‘Instinct’ is an easy out, a convenient excuse to lose. Those who train enthusiastically to use the Weaver will use it well. Those who haven’t trained always revert to the only thing they do know: HOW TO LOSE! We call it incompetence.”
20 Nov 01
I had an opportunity to handle a Beretta 9000S today, in both 9mm and 40S&W. This is Beretta’s polymer-framed, compact pistol, designed for concealed carry.
The pistol is short in both dimensions. In fact, the grip is too short for me, and the magazine doesn’t have a finger shelf. However, it is very wide. Reminds me of a G30!
The biggest problem, however, is the operator system. The pistol “features” a two-position, safety/decocking lever, much like the one found of Beretta’s larger models and on some S&W pistols. However, this one works in reverse! One pushed it UP to decock and DOWN to reenable. I might be able to get used to that, but the decocking lever is so stiff I was unable to decock the pistol with my right thumb, despite considerable effort. I would have to use my left hand to decock if I carried this pistol.
If Beretta were smart, they would fit this pistol with an LEM set up, such as is now offered on the H&K USP. As it is, it is close to unusable. It will not go on the “recommended” list.
23 Nov 01
When US Marines stormed ashore at Inchon on the west coast of Korea on 15 Sept 1950 and later at Wosan on 26 Oct, stunned NKPA (North Korean Peoples’ Army) soldiers, never believing such amphibious landings to be possible, quickly disintegrated into a disorganized retreat back across the North Korean border. Trucks, small arms, artillery, supplies, and tanks were all hastily abandoned. The NKPA suffered staggering losses in the process. Congruent with the now-familiar Communist model, evidence of mass atrocities were discovered everywhere the NKPA had been.
Alarmed, Communist China’s premier, Chou En-lai, warned the US and the UN not to cross the border into North Korea. However, aerial reconnaissance revealed no significant troop concentrations or movements along the Chinese border with North Korea (the Yalu River), so Chou’s warnings were regarded as mostly just saber rattling and were ignored. MacArthur was therefore ordered to pursue retreating NKPA troops across the North Korean border without delay.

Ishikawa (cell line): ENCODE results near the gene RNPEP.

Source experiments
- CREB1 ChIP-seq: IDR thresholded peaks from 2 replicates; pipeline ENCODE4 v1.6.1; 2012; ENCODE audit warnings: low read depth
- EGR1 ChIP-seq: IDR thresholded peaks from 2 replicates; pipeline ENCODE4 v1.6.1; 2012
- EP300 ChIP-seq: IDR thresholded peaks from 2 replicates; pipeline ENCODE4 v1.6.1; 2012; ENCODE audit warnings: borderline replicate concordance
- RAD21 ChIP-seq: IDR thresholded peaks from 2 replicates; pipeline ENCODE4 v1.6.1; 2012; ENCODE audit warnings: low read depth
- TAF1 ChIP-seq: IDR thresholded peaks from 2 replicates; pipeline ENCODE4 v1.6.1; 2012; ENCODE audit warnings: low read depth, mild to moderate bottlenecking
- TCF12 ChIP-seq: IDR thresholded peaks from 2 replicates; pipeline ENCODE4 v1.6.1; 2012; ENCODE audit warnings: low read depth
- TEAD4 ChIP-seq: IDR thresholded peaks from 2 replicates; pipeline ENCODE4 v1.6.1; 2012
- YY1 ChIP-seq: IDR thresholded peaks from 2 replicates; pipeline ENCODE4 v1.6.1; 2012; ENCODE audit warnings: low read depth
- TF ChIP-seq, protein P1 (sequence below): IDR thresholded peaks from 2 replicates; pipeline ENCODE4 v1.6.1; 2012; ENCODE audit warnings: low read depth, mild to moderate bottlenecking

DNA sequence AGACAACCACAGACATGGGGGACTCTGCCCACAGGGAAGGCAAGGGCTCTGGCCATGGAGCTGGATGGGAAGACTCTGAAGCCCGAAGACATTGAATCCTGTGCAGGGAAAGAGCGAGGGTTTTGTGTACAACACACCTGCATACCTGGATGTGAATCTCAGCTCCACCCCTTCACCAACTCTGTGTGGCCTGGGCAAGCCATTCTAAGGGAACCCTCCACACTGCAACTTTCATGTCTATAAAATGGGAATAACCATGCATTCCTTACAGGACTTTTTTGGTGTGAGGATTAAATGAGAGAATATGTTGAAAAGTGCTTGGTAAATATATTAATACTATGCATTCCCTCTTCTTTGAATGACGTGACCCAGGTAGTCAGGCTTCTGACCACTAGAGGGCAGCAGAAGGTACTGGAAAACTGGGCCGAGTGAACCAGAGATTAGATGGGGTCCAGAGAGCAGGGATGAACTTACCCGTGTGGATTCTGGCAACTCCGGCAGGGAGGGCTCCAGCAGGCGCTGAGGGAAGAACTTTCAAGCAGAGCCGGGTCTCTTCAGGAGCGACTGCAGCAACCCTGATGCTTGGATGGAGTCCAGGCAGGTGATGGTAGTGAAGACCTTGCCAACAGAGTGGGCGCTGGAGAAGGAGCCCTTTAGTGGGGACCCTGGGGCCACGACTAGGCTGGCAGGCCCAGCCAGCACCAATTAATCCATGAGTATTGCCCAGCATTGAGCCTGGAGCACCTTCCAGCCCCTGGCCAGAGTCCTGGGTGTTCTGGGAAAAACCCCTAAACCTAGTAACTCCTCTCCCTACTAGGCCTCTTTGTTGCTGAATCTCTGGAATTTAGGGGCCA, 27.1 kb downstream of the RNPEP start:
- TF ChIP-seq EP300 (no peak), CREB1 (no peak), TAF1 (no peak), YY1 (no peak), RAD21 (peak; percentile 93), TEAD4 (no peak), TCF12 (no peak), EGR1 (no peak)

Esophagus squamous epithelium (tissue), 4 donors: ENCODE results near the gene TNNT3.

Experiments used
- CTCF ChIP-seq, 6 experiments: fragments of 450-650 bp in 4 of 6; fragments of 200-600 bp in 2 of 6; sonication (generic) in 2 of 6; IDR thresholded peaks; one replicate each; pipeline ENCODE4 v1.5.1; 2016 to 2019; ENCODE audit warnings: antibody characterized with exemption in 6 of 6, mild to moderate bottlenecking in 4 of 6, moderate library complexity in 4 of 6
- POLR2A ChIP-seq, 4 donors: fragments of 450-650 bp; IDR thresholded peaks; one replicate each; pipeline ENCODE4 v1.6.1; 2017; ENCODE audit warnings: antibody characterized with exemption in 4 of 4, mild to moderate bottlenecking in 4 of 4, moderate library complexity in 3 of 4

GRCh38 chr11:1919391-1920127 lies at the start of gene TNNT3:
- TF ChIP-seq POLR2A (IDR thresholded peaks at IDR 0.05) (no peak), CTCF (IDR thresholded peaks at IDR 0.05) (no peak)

On a roll and smelling victory, MacArthur was only too happy to oblige. US Army troops and Marines marched relentlessly into North Korea as winter approached. Fifty miles of rugged, snowy mountains lay between them and the Yalu River. Unfortunately, aerial reconnaissance was relied upon almost to the exclusion of every other form of intelligence gathering. Such overdependance upon technology was unwise in the extreme, and MacArthur should have known better.
Self-assured, MacArthur confidently promised American troops that they would all be “home by Christmas.” MacArthur’s boldness was due, in no small part, to his assumption that the atomic bomb, possessed at the time only by America, could be used to rescue any campaign that went bad. However, he and President Truman had no effective communication on the subject, and Truman, under the influence of the British and other allies, had already decided that the atomic bomb was out of the question. This miscommunication between MacArthur and Truman would lead to disaster. MacArthur’s fronts were spread dangerously thin. Flanks were exposed, but no one seemed to be concerned, now that we had “the bomb.” The American invasion of North Korea was starting to resemble the Italian invasion of Greece in 1940, and it was to end in similar fashion!
Chou En-lai and his deputy, Mao Zhe-dung, having just driven Chiang Kai-shek’s Nationalist troops out of the mainland and onto the tiny island of Taiwan, were concerned that US troops would not stop at the Yalu. Both knew that a land invasion of China by the US would probably be successful and would mean a return to power of Chiang and an abrupt end to their own political careers and probably their lives as well. They had a lot to lose! In their minds, they had little choice but to challenge MacArthur before he reached the Yalu.
In an amazing infiltration operation, thirty-three divisions of CCF (Communist Chinese Forces) infantry, complete with artillery, quietly filtered south and slipped in behind American and ROK units, all without being detected via aerial reconnaissance. All this in spite of the fact that CCF divisions had to cross rivers and snowy hillsides. American units started taking CCF prisoners. This was immediately reported, but, since it didn’t fit the “grand plan,” the information was disregarded.
On the first of November, CCF units started their offensive. Hoards of Chinese, in human-wave attacks, assaulted astonished American and ROK units who had been told the “police action” was all but over. Close air support, combined with massed artillery, stopped the Chinese momentarily, and permitted many American units to retreat in good order and regroup. However, despite absorbing hideous casualties, the Chinese pressed on with nary a blink.